Does Medicare Cover Hearing Tests?

by David Bynon, last updated

Medicare Part B covers diagnostic hearing and balance tests if your doctor or other health care provider orders them. It does not cover routine hearing exams. However, many Medicare Advantage plans cover routine hearing exams as an additional benefit.

Key Takeaways

  • Routine hearing tests check a person’s vision for disease and damage.
  • Hearing aids may be prescribed during a hearing test if the person’s hearing has been notably damaged.
  • Medicare Part B will only cover hearing tests if they are part of medically necessary treatments, such as chronic vertigo and/or cochlear implants.
  • Standard routine hearing tests can cost $60 to $80 without coverage.
  • Most Medicare Advantage plans have coverage for routine hearing tests.
  • Medigap policies are available to help with the costs of eye exams when Part B provides coverage for them.

What Are Hearing Tests?

During a hearing test, you will have several physical examinations of your ears to diagnose any signs of damage or ailments to your hearing. These will include visual examinations of the ear for damage and obstructions and auditory tests to evaluate any hearing loss you may have suffered. If your hearing loss is caused by excessive earwax, your doctor can flush your ears to restore your, “Hearing loss“, Accessed November 11, 2021

Hearing Aids

Your doctor may determine that you require hearing aids for you to hear clearly. They will help you get fitted for hearing aids depending on the strength and size needed, such as:

  • Completely in the canal (CIC)
  • In the canal (ITC)
  • In the ear (ITE)
  • Behind the ear (BTE)
  • Receiver in canal (RIC)
  • Receiver in the ear (RITE)
  • Open-fit

When receiving a hearing test, the doctor will determine if you need a new hearing aid prescription due to changes in your, “Hearing aids“, Accessed November 11, 2021

How Does Medicare Cover Hearing Tests?

Sadly, Medicare will not cover your routine hearing tests. Medicare will only provide coverage for hearing tests if they are part of medically necessary treatments, such as checking, “Hearing & balance exams“, Accessed November 11, 2021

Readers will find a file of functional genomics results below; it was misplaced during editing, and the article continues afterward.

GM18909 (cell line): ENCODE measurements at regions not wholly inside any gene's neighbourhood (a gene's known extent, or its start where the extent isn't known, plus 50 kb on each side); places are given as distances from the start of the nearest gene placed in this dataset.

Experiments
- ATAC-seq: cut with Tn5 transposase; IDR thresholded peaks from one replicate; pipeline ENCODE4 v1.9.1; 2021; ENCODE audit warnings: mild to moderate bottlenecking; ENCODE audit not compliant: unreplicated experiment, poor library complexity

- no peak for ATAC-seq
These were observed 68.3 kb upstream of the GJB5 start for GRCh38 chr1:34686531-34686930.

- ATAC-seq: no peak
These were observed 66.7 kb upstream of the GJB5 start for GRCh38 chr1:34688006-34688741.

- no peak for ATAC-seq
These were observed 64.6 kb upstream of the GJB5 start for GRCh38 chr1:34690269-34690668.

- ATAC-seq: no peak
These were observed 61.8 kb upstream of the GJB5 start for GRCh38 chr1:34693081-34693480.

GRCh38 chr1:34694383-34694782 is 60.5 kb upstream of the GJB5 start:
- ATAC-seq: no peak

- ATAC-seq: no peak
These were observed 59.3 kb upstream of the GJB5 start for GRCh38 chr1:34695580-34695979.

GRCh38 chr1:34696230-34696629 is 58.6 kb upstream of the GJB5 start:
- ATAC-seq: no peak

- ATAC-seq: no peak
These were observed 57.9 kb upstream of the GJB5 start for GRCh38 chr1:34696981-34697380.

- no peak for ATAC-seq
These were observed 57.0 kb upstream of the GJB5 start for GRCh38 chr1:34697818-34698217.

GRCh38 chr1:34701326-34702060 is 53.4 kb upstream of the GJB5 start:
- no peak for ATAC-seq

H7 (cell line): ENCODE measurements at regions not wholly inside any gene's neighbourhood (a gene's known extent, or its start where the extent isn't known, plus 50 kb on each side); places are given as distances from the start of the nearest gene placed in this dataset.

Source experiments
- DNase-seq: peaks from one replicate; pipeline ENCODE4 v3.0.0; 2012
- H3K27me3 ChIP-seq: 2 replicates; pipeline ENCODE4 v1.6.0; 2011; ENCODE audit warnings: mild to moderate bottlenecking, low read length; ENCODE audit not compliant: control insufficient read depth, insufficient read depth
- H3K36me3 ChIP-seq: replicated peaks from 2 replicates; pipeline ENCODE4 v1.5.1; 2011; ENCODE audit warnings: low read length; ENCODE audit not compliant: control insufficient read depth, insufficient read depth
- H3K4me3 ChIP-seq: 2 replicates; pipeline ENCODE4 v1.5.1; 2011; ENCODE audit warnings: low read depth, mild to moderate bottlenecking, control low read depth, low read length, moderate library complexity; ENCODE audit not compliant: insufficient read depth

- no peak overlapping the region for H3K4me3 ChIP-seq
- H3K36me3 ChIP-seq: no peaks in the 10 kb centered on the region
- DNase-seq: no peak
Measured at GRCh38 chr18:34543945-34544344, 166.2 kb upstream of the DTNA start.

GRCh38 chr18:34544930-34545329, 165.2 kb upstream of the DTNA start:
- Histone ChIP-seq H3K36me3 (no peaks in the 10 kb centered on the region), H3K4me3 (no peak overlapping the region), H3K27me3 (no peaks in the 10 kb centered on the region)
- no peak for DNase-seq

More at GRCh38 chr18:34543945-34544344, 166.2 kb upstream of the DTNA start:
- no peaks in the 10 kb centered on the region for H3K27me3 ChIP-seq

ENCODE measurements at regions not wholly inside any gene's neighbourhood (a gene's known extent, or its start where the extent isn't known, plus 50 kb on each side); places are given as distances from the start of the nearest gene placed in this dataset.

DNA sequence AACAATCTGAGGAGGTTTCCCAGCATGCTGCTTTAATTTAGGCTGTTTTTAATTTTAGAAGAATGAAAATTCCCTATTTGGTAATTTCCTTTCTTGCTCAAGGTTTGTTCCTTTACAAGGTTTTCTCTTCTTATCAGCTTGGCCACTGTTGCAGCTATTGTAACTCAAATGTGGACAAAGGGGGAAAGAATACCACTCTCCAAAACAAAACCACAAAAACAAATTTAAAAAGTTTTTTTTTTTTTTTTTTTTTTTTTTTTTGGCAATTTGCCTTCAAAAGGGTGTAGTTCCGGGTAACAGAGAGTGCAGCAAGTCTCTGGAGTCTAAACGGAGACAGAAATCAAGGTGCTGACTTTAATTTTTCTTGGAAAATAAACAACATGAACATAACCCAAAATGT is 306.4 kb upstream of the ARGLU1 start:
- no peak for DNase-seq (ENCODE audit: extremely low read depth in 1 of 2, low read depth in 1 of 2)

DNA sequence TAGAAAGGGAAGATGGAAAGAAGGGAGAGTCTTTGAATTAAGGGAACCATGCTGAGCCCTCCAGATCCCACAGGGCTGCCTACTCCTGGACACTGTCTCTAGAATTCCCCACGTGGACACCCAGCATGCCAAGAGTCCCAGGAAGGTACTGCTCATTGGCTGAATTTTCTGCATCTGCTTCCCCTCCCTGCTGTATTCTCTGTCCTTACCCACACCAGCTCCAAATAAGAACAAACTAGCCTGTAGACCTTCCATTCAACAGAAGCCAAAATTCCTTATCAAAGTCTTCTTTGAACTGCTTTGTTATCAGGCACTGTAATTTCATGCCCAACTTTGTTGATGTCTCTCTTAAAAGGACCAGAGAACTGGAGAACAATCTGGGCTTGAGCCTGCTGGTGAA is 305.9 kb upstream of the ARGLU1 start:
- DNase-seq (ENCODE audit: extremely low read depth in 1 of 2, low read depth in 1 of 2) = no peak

• Eardrum trauma
  • Inner ear infections
  • Chronic vertigo
  • Cochlear Implants


Vertigo, also known as benign paroxysmal positional vertigo (BPPV), is when you experience mild to intense dizziness when shifting the position of your head, such as sitting up or laying down. If you are experiencing chronic vertigo spells, one of the potential causes can be a damaged inner ear, which can cause hearing loss, frequent sudden dizziness, and loss of balance when moving your, “Vertigo“, Accessed November 11, 2021 Hearing and balance exams to diagnose vertigo are covered by Medicare Part B when ordered by your, “Hearing & balance exams“, Accessed November 11, 2021.

Cochlear Implants

A cochlear implant is a small electronic device that electrically stimulates the ear to treat hearing loss when hearing aids are no longer effective. This incredible tool extends outside the ear to pick up sound waves and transmits them to the internal end of the device, which directly stimulates the cochlear nerve used for, “Cochlear Implant Surgery“, Accessed November 11, 2021 Your hearing tests and outpatient surgery for cochlear implants are covered by Medicare Part B when ordered by your, “Prosthetic devices“, Accessed November 11, 2021.

How Much Do Hearing Tests Cost?

Hearing test costs can vary depending on the area and what is done during the tests, ranging from $60 to $80 for standard hearing, “ARE AUDIOLOGISTS COVERED BY YOUR HEALTH INSURANCE POLICY?“, Accessed November 11, 2021. If you require hearing aids, these costs can shoot up dramatically to a range of $1,000 to $6,000, averaging about $2,500 per, “Cost of hearing aids: What to know“, Accessed November 11, 2021.

Medicare Part B will provide coverage for a hearing test if it is ordered by a doctor. However, it’s important to remember that Part B only pays 80 percent of the Medicare-approved amount for the covered service. If your doctor charges Excess Charges, you will pay those out-of-pocket unless you have a Medicare Advantage plan or a Medigap policy that covers Part B Excess Charges.

Medicare Advantage

In addition to covering the same services as Medicare Part A and Part B, Medicare Advantage plans can also provide you with expanded services that can include hearing care. However, your out-of-pocket costs with a Medicare Advantage plan may be different than those with Original Medicare. You will also be required to use in-network providers for all services, supplies, and durable medical equipment, which will not give you much room for, “How do Medicare Advantage Plans work?“, Accessed November 11, 2021

Medicare Supplements

People with Original Medicare can purchase Medicare supplement insurance to help cover their Medicare out-of-pocket costs. Medigap, as it is also known, is available through private insurance companies. While Medigap policies will not provide you with any expanded hearing coverage with Orginal Medicare, they will help with the out-of-pocket costs for the few necessary hearing services Medicare does cover. These costs, “What’s Medicare Supplement Insurance (Medigap)?“, Accessed November 11, 2021

  • Deductibles
  • Coinsurance
  • Copayments


Unfortunately, Medicare will not cover hearing tests unless you need a surgical implant or you are wobbling all over the place with frequent spells of vertigo. If you are experiencing severe hearing and/or balance conditions, consult with your doctor to get your ears checked. If you want your routine hearing tests to be covered by Medicare, you will need to check out Medicare Advantage plans with hearing care services in your area.


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